A memory-based FFT processor using a radix-2 FFT algorithm is a typical example of such processors. Since the memory-based FFT processor can apply the radix-2 algorithm to a memory structure, it can minimize the number of multipliers. Therefore, the memory-based FFT processor can be used in realizing a small-sized FFT processor.

However, the memory-based FFT processor using the radix-2 algorithm requires many calculation cycles, increasing a calculation time. Therefore, the memory-based radix-2 FFT processor is not suitable to an OFDM system or DMT system which requires high-speed calculation, and in order to satisfy the high-speed calculation requirement, the memory-based radix-2 FFT processor requires a very high operating frequency. Thus, in the OFDM system or DMT system, a radix-4 algorithm is generally used instead of the radix-2 algorithm. A description will now be made of an existing FFT processor based on the radix-4 algorithm.

FIG. 1 is a block diagram illustrating a radix-4 algorithm-based FFT processor introduced by Amphion Co. Compared with the radix-2 algorithm, the radix-4 algorithm halves the number of stages, and also halves the number of butterfly calculations per stage. Therefore, the radix-4 algorithm is much smaller than the radix-2 algorithm in number of butterfly calculations. Shown in Table 1 below is the number of calculations of the radix-2 algorithm, the radix-4 algorithm and a mixed-radix algorithm which will described later, according to an FFT length.

TABLE 1
FFT length Radix-2 Radix-4 Mixed-radix
256 1,024 256
512 2,304 640
1,024 5,120 1,280
2,048 11,264 3,072
4,096 24,576 6,144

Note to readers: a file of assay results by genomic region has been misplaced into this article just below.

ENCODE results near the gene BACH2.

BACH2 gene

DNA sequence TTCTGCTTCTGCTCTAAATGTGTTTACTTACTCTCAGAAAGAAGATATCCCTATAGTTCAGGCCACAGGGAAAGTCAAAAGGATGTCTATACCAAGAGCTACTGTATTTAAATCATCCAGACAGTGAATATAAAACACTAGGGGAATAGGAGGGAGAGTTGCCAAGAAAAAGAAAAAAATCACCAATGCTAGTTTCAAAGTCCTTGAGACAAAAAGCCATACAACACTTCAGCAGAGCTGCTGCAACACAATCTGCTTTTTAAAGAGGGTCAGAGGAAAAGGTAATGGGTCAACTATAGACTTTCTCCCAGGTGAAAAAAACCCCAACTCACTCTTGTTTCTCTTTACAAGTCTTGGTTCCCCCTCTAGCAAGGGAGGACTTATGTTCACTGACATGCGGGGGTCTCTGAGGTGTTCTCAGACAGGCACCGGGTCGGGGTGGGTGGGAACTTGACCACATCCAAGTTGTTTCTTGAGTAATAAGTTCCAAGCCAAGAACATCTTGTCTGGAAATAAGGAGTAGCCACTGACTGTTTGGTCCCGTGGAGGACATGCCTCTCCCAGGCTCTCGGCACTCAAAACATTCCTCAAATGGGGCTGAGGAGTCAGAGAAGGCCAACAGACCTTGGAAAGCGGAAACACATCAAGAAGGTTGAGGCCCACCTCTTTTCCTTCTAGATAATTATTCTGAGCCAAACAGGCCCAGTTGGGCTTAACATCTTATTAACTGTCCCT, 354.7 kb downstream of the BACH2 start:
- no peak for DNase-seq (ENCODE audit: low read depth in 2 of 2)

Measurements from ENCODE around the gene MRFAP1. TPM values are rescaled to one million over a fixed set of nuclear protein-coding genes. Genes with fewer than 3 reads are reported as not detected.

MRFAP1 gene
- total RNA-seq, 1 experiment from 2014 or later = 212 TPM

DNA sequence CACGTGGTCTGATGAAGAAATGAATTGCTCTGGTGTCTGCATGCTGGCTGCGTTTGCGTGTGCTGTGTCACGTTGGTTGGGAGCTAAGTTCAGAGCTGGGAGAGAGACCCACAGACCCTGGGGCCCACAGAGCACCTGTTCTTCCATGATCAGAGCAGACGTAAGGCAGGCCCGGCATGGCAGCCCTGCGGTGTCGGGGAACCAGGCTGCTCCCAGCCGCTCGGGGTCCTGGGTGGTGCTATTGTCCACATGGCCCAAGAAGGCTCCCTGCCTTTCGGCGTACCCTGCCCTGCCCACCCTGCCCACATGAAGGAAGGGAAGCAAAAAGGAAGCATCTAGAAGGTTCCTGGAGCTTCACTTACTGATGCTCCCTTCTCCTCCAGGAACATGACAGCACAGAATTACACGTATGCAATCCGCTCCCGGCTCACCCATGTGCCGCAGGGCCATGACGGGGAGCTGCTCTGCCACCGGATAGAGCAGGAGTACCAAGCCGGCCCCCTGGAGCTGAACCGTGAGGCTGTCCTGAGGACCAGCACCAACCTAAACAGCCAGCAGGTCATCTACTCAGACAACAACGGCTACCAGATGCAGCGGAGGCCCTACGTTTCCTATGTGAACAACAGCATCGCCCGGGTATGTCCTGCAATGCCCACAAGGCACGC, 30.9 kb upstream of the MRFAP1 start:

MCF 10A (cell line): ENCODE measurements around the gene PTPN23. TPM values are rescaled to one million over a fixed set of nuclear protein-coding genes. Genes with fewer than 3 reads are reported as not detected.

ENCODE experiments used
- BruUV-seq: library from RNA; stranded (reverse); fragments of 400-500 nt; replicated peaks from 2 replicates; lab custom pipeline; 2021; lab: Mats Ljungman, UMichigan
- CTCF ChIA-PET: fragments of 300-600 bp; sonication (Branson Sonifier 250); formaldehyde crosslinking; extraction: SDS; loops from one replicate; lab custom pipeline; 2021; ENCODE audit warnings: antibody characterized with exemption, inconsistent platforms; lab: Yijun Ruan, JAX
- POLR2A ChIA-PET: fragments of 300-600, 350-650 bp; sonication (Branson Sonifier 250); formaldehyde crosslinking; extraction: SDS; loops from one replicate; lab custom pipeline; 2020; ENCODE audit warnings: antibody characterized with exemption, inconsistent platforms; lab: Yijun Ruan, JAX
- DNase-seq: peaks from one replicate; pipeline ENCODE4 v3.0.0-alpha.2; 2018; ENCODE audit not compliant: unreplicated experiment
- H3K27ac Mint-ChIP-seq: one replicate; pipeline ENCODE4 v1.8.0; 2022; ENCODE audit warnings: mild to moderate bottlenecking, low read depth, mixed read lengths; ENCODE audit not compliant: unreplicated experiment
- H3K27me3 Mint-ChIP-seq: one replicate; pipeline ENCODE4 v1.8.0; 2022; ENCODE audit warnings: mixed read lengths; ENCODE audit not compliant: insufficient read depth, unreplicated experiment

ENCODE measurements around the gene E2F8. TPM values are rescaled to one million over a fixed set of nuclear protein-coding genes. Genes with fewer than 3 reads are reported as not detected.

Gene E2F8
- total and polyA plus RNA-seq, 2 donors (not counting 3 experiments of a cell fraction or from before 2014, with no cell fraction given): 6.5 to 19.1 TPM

8,192 53,248 14,336

As illustrated in Table 1, the radix-4 algorithm is available for FFT calculation for only FFT lengths of 4n (where n is an integer), while the radix-2 algorithm is available for FFT calculation for all FFT lengths of 2n. For example, for an FFT length 256 which is 28 (256=28), both the radix-2 algorithm and the radix-4 algorithm can perform FFT calculation. However, for an FFT length 512 which is 29 (512=29), the radix-4 algorithm cannot perform FFT calculation while the radix-2 algorithm can perform FFT calculation. Therefore, in order to perform FFT calculation for all FFT lengths of 2n, a mixed-radix algorithm that uses the radix-4 algorithm together with another radix algorithm is required. The last column of Table 1 shows the number of butterfly calculations when a mixed-radix algorithm is used which mixedly uses the radix-4 algorithm and the radix-2 algorithm. The number of calculations performed by the mixed-radix algorithm of Table 1 is equal to the number of calculations performed by the FFT processor provided by Amphion Co. The FFT processor manufactured by Amphion Co. will now be described with reference to FIG. 1.

Referring to FIG. 1, the FFT processor using the mixed-radix algorithm performs mixed-radix calculations of radix-4, radix-8 and radix-16 calculations by selectively operating a radix-4 butterfly and a radix-4/radix-2 butterfly. An input/output interface and controller 11 performs FFT calculation on input data X received from the exterior, and outputs FFT calculation result data Y to the exterior of the FFT processor. The input data X and the output data Y of the input/output interface and controller 11 can become an OFDM symbol or a DMT symbol. A memory controller 12 controls address generation for a memory 13 in order to read and write data in calculation and data for FFT calculation received from the input/output interface and controller 11. The memory 13 is realized with a 1024-word dual port memory, and reads or writes data received from the exterior and intermediate data and result data of FFT calculation in an address designated by the memory controller 12.